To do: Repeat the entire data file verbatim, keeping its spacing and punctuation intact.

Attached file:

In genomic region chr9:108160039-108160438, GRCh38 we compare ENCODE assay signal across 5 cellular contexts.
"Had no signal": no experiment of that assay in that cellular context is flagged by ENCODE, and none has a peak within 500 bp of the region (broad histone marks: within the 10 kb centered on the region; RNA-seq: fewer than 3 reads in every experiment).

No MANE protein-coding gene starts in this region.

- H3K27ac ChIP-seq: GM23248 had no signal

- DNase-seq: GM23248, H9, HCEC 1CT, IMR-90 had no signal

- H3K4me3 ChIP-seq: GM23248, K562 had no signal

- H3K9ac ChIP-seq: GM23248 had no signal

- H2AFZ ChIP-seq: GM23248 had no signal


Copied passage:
In genomic region chr9:108160039-108160438, GRCh38 we compare ENCODE assay signal across 5 cellular contexts.
"Had no signal": no experiment of that assay in that cellular context is flagged by ENCODE, and none has a peak within 500 bp of the region (broad histone marks: within the 10 kb centered on the region; RNA-seq: fewer than 3 reads in every experiment).

No MANE protein-coding gene starts in this region.

- H3K27ac ChIP-seq: GM23248 had no signal

- DNase-seq: GM23248, H9, HCEC 1CT, IMR-90 had no signal

- H3K4me3 ChIP-seq: GM23248, K562 had no signal

- H3K9ac ChIP-seq: GM23248 had no signal

- H2AFZ ChIP-seq: GM23248 had no signal